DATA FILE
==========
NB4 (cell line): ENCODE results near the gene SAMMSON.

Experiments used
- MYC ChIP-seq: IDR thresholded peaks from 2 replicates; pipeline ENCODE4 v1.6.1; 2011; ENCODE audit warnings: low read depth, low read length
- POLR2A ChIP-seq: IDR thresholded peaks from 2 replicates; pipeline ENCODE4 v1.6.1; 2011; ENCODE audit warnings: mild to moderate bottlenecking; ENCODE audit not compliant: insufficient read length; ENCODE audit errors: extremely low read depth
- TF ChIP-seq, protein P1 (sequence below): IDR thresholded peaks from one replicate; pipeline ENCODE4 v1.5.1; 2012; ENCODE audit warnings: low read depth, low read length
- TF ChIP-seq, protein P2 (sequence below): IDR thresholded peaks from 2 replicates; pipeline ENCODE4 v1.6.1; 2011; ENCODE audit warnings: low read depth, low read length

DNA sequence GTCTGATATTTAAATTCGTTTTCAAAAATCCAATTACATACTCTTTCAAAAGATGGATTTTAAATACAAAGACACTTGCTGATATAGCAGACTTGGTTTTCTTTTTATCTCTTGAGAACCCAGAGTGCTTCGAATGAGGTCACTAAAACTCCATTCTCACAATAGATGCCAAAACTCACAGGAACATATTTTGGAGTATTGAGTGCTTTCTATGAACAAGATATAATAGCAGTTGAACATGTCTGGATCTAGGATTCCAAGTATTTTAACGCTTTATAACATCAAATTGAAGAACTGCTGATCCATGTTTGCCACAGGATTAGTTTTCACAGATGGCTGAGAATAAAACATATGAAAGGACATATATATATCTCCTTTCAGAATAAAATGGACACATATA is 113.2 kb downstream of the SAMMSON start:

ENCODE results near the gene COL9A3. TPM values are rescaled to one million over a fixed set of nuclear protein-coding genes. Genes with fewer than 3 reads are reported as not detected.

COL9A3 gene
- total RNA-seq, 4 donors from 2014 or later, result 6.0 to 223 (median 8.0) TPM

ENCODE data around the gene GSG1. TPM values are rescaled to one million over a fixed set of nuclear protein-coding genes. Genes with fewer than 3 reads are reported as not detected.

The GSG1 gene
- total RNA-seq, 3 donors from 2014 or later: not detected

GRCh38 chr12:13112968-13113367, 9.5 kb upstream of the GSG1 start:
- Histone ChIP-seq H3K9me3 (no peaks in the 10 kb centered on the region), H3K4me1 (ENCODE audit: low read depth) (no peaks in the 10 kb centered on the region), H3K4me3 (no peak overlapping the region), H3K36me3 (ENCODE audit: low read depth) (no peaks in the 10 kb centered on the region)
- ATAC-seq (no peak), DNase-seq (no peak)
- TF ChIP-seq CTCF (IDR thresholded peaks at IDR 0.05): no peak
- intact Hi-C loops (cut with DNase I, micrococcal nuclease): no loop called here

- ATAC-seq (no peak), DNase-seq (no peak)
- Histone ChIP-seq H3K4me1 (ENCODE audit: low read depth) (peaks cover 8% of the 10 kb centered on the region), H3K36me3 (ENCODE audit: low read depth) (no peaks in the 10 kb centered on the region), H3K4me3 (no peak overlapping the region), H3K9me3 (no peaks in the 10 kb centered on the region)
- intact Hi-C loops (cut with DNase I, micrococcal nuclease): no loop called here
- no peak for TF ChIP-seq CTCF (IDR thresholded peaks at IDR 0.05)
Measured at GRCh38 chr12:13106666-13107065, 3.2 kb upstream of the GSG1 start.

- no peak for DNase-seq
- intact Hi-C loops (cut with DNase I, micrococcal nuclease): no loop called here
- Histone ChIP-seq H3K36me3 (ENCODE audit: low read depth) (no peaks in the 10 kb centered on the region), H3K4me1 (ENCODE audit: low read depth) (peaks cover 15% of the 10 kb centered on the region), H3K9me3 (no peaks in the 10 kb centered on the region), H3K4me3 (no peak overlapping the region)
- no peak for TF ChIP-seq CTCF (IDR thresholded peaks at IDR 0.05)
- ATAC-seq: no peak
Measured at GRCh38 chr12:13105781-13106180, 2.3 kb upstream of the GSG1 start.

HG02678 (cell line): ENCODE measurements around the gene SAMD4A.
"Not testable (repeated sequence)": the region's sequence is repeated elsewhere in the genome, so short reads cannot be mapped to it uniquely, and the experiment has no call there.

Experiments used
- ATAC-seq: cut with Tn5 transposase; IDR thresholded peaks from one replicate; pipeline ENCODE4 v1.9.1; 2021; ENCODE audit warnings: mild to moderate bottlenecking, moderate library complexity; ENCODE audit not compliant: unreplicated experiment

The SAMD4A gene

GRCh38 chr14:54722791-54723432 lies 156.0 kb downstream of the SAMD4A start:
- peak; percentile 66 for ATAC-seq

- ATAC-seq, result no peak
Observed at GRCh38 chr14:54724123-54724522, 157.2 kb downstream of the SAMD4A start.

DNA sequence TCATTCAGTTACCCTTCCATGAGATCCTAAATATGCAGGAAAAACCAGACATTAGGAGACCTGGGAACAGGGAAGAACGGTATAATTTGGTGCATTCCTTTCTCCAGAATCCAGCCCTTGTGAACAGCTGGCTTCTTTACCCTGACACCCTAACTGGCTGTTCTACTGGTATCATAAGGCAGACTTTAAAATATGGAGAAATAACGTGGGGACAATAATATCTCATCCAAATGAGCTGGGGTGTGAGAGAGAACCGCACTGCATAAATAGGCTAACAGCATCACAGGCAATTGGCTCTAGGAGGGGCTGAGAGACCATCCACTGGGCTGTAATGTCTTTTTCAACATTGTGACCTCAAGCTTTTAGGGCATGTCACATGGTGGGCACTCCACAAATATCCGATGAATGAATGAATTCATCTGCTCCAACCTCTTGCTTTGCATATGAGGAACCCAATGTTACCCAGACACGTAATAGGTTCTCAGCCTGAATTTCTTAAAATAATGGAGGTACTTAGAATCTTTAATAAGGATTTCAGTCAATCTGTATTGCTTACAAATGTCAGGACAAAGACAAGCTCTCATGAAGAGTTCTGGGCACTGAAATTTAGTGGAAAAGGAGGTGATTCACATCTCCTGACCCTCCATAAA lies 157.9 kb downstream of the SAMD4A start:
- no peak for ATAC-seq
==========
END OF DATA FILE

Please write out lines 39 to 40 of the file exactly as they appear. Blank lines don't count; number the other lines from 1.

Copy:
DNA sequence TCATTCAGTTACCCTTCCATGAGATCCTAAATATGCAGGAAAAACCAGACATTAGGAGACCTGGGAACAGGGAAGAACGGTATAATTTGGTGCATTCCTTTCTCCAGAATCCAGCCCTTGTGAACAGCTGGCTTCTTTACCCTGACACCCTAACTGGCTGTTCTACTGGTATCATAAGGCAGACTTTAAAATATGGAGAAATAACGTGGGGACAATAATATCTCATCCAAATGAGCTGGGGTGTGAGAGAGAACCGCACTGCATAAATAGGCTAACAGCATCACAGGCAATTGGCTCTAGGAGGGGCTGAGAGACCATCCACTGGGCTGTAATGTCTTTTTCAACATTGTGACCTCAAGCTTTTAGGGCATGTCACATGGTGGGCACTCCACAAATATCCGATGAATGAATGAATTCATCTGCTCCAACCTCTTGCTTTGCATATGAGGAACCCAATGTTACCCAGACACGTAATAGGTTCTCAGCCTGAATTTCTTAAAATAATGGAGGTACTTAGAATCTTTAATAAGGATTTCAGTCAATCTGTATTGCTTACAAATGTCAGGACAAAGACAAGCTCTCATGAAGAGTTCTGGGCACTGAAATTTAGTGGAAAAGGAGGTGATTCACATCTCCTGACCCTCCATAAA lies 157.9 kb downstream of the SAMD4A start:
- no peak for ATAC-seq